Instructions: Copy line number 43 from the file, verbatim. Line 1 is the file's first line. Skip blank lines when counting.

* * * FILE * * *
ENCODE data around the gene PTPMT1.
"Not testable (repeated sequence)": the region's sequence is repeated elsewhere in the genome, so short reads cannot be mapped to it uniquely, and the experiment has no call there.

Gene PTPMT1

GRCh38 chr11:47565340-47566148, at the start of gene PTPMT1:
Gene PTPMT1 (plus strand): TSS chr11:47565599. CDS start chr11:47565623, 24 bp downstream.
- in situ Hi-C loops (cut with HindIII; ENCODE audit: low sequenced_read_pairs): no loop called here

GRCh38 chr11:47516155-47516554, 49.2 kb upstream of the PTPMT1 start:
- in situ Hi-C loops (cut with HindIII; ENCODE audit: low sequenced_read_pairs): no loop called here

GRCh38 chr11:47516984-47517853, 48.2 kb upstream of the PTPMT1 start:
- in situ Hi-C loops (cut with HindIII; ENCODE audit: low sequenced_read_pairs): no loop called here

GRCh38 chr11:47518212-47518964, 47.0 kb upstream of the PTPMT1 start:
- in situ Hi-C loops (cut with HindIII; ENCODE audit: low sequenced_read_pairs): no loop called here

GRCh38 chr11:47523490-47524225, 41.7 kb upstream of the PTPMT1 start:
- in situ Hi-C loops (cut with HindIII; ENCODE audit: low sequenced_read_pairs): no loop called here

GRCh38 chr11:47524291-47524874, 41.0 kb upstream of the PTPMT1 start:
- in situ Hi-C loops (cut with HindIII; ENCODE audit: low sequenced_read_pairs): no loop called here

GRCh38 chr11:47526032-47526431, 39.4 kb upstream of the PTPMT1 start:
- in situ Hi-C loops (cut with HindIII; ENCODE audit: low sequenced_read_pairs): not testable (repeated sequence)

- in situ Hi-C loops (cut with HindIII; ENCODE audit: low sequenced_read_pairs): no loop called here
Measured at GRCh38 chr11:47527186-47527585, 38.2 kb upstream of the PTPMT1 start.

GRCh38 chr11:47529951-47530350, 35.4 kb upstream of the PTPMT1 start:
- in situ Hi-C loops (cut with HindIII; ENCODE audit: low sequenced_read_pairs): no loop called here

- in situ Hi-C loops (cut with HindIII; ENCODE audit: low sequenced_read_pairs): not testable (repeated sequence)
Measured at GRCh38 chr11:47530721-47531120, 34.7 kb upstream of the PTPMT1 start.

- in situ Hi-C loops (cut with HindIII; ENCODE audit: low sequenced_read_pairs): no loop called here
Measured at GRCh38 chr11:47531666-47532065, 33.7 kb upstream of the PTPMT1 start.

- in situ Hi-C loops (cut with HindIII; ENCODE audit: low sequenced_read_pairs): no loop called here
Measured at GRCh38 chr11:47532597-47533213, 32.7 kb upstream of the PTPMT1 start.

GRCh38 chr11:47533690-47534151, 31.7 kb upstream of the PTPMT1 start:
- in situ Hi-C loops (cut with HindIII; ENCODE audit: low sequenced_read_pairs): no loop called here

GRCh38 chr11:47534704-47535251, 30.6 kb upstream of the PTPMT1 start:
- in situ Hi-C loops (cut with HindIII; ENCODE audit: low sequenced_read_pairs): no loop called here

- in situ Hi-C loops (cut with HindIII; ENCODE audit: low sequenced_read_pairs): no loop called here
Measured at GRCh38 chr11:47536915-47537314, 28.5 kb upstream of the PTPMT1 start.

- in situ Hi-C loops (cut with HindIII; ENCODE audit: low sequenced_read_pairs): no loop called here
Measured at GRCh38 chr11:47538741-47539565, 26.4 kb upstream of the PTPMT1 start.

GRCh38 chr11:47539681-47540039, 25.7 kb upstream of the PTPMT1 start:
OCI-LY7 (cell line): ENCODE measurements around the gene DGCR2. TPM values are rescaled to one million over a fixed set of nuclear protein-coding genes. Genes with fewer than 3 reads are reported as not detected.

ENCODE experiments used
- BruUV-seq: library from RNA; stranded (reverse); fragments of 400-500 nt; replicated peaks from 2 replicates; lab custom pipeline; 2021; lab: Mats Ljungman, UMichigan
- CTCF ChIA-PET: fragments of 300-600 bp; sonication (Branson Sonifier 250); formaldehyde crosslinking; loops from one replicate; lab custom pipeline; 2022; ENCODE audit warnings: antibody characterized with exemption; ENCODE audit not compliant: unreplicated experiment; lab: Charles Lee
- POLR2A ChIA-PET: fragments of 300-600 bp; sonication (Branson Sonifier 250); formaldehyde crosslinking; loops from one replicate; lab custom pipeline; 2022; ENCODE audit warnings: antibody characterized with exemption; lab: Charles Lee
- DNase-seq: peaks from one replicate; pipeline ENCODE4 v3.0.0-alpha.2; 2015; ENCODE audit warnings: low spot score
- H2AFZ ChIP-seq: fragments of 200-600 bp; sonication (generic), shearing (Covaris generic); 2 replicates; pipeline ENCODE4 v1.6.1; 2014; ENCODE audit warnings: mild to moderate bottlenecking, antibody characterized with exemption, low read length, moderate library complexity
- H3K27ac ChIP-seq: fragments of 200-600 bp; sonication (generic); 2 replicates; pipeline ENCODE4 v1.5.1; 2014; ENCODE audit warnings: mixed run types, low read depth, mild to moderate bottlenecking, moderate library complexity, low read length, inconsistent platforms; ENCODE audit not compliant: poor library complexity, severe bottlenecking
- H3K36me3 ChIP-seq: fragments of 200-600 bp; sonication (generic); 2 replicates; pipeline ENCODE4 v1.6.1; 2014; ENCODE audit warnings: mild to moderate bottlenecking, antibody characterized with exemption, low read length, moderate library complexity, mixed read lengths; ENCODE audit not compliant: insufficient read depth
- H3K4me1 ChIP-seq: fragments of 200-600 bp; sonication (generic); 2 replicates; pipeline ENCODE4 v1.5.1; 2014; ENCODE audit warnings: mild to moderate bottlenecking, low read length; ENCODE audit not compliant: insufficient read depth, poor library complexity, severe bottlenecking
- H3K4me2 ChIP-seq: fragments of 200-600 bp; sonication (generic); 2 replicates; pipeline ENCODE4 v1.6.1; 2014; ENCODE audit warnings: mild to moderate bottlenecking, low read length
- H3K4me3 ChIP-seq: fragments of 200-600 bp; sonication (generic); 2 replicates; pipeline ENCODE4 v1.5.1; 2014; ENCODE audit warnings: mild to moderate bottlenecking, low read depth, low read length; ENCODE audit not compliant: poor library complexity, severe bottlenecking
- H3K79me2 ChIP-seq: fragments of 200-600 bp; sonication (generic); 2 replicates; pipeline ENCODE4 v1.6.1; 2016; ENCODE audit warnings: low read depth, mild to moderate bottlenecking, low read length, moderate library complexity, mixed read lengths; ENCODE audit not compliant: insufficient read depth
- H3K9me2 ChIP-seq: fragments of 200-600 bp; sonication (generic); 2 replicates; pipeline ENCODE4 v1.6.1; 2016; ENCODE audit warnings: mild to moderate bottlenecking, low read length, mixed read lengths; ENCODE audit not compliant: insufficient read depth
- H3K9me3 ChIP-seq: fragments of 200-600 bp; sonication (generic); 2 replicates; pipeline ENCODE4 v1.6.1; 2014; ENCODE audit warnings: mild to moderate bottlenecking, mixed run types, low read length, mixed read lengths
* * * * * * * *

- DNase-seq: peaks from one replicate; pipeline ENCODE4 v3.0.0-alpha.2; 2015; ENCODE audit warnings: low spot score